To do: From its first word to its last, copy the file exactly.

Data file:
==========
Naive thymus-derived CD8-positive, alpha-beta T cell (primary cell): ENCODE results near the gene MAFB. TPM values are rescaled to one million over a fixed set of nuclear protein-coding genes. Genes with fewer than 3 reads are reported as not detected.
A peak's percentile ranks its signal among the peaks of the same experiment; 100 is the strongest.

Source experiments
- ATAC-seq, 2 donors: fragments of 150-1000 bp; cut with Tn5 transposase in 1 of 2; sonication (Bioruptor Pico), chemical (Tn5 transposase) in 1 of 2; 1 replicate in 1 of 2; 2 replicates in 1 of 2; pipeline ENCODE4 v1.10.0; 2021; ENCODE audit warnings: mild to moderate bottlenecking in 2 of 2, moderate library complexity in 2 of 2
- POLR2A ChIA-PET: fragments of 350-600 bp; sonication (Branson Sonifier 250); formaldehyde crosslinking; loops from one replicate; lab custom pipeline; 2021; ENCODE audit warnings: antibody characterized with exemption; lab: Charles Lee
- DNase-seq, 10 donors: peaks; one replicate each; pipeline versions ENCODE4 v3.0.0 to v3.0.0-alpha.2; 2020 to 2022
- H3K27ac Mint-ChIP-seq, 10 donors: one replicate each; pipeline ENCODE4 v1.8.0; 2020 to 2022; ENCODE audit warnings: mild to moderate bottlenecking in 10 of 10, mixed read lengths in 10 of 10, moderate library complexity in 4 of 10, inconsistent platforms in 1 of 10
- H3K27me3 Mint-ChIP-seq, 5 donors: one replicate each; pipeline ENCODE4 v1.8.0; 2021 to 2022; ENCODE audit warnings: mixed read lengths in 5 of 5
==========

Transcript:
Naive thymus-derived CD8-positive, alpha-beta T cell (primary cell): ENCODE results near the gene MAFB. TPM values are rescaled to one million over a fixed set of nuclear protein-coding genes. Genes with fewer than 3 reads are reported as not detected.
A peak's percentile ranks its signal among the peaks of the same experiment; 100 is the strongest.

Source experiments
- ATAC-seq, 2 donors: fragments of 150-1000 bp; cut with Tn5 transposase in 1 of 2; sonication (Bioruptor Pico), chemical (Tn5 transposase) in 1 of 2; 1 replicate in 1 of 2; 2 replicates in 1 of 2; pipeline ENCODE4 v1.10.0; 2021; ENCODE audit warnings: mild to moderate bottlenecking in 2 of 2, moderate library complexity in 2 of 2
- POLR2A ChIA-PET: fragments of 350-600 bp; sonication (Branson Sonifier 250); formaldehyde crosslinking; loops from one replicate; lab custom pipeline; 2021; ENCODE audit warnings: antibody characterized with exemption; lab: Charles Lee
- DNase-seq, 10 donors: peaks; one replicate each; pipeline versions ENCODE4 v3.0.0 to v3.0.0-alpha.2; 2020 to 2022
- H3K27ac Mint-ChIP-seq, 10 donors: one replicate each; pipeline ENCODE4 v1.8.0; 2020 to 2022; ENCODE audit warnings: mild to moderate bottlenecking in 10 of 10, mixed read lengths in 10 of 10, moderate library complexity in 4 of 10, inconsistent platforms in 1 of 10
- H3K27me3 Mint-ChIP-seq, 5 donors: one replicate each; pipeline ENCODE4 v1.8.0; 2021 to 2022; ENCODE audit warnings: mixed read lengths in 5 of 5